What does God do when you come to Him with an attitude of brokenness and repentance? He offers forgiveness and cleansing. 1 John 1:9 tells us, “If we confess our sins, He is faithful and righteous to forgive us our sins and to cleanse us from all unrighteousness.” You may not be freed from the desire to commit this sin again, but you can be freed from the crushing weight of guilt and shame.
At some point, you also need to confess to your wife. You shouldn’t tell her all the sordid details of your sin and entrapment by pornography. But if you don’t confess your sin to her and ask for her forgiveness, the air will never be clear between you and your relationship will not grow and prosper as it could.
You may be thinking, “I could never share these things with my wife.” It will be the hardest thing you ever do and one of the most courageous. Steven Fetrow writes, “Confession may lead to a period of profound pain and disappointment, but without full disclosure, the marriage cannot be authentic and will never become the type of relationship that God desires for us.”2
Step Two: Make no provision for the flesh
In Romans 13:14 Paul tells us, “But put on the Lord Jesus Christ, and make no provision for the flesh in regard to its lusts.” Having acknowledged your sin of lust, and admitting your weakness, you need to devise a strategy for reducing the temptation of pornography.
Not only do you need to remove every trace of pornography from your home or office, but you also should take practical steps to put barriers between you and any sources. If magazines or books are a temptation, stay away from the stores where you purchase pornography. If you’ve been watching erotic movies on cable or satellite television, downgrade your service to eliminate the offending channels … or get rid of the service altogether if necessary. When you travel start staying in hotels that can block or turn off the pay-per-view movies in a given room. Ask the desk clerk to do that before you enter your room.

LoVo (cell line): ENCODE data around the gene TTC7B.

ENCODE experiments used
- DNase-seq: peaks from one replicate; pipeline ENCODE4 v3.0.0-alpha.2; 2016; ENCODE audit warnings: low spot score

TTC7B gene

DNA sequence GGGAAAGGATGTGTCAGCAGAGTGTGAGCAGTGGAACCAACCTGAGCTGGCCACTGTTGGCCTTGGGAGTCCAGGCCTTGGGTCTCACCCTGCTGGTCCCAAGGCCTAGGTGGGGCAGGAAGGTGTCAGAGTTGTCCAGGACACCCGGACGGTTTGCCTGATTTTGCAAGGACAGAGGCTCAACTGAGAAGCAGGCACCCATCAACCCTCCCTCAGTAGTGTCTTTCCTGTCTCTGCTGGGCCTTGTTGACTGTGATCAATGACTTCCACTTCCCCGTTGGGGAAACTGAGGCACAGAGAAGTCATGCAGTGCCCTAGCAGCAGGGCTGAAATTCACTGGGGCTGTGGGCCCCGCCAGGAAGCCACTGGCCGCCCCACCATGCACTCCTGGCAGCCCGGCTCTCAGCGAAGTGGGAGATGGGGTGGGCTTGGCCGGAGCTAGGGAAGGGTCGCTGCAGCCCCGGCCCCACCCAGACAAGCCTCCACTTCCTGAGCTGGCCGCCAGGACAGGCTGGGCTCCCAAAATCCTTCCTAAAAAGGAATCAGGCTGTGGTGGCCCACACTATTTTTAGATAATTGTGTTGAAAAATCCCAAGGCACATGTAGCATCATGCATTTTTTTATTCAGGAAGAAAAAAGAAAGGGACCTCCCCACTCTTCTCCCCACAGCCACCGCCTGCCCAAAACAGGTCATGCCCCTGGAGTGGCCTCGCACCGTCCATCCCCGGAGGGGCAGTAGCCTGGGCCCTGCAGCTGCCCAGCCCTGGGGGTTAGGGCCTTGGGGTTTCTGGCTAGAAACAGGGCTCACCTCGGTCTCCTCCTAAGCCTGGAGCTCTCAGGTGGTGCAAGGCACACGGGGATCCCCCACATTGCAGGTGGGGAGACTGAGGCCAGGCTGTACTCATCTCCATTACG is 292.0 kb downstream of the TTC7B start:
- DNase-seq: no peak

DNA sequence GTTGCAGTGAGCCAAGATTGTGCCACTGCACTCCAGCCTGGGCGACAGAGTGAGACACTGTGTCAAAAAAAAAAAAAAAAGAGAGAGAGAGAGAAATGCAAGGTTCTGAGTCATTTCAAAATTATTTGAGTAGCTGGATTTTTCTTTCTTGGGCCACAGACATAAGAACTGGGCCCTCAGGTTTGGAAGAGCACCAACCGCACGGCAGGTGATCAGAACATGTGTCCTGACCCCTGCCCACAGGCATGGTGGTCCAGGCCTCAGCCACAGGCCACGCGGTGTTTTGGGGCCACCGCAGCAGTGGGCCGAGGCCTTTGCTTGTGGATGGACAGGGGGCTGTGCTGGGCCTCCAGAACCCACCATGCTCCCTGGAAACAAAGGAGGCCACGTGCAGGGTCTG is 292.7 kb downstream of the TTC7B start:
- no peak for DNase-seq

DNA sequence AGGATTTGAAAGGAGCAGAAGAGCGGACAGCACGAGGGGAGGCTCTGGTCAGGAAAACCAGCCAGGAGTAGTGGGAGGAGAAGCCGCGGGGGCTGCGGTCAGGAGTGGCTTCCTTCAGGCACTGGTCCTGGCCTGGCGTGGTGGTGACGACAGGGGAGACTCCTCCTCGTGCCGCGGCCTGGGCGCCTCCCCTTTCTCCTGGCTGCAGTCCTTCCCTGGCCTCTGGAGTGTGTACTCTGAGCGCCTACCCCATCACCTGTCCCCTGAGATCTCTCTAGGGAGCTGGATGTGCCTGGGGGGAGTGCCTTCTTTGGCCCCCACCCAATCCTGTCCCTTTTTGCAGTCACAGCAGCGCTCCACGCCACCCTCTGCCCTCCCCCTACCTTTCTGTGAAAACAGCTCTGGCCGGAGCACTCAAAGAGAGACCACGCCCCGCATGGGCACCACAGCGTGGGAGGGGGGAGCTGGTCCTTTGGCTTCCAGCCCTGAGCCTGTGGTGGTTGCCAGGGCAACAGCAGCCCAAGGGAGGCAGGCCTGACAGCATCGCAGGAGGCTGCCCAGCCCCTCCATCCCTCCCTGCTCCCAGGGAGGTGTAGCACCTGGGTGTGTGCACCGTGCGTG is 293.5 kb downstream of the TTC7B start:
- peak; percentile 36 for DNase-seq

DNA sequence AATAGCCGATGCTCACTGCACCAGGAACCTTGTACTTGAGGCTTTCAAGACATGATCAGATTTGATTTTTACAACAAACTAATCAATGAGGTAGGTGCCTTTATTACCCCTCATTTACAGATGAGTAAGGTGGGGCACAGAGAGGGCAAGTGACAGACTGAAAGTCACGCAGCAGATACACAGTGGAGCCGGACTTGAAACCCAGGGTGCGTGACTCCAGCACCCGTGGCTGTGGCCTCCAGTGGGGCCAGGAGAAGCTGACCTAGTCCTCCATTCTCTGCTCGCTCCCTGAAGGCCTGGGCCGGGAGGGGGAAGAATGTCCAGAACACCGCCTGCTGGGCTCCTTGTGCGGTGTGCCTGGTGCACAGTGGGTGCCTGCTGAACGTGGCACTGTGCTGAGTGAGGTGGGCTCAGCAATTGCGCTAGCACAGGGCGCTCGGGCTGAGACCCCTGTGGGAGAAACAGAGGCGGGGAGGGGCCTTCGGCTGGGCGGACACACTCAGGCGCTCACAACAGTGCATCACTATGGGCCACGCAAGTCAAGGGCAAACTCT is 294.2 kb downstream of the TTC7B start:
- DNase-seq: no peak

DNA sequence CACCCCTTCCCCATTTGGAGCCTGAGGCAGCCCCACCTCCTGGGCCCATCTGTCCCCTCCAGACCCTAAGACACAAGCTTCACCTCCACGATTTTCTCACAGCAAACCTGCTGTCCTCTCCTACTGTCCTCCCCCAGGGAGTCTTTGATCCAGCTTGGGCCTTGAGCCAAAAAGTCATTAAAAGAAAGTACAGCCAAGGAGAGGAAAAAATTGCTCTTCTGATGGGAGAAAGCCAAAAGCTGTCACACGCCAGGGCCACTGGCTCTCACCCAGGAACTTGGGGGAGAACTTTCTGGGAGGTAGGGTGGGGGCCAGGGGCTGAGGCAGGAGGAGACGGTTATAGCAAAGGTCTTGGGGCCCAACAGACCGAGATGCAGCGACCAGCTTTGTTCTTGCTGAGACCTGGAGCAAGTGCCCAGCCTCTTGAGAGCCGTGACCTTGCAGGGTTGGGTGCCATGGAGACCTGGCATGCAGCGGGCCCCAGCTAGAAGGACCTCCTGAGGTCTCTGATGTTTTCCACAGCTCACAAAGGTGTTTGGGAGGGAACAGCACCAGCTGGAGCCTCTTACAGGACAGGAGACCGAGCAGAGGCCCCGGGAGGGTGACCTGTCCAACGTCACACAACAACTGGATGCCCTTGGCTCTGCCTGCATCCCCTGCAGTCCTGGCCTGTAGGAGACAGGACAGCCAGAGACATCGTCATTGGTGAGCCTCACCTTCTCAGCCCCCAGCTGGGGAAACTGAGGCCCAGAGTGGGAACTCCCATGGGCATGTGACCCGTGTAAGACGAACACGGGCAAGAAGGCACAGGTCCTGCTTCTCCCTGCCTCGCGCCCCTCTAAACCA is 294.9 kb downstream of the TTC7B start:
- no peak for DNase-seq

If you are involved in computer porn, you may need to change your Internet service provider, your e-mail address, and even your credit card so that porn sites cannot contact you. Find a blocking or screening program or even an ISP that screens Web sites. If you have used a computer at the office to view pornography, then ask about getting a screening system for the office.
Move your computer into an open area of the house. Tell your wife or children to come and ask you what you are doing on the computer anytime they want to. You can also teach someone in your house to check the history in your Web browser.
No matter what you do, you won’t be able to avoid seeing sensual images altogether. When you find yourself looking at something involuntarily, follow the advice of 2 Timothy 2:22, to “flee youthful lusts.” You must run from pornography as if you are running from a rabid dog.
Step Three: Find an accountability partner
You need a godly man who will walk with you through this battle for your purity. Solomon wrote in Ecclesiastes 4:9-10, “Two are better than one because they have a good return for their labor. For if either of them falls, the one will lift up his companion, but woe to the one who falls when there is not another to lift him up.” Fighting a battle is easier when you don’t have to do it alone.
Accountability is a scriptural principle that tells us to ” … be subject to one another in the fear of Christ” (Ephesians 5:21). This means you choose to submit your life to the scrutiny of another person in order to gain spiritual strength, growth and balance.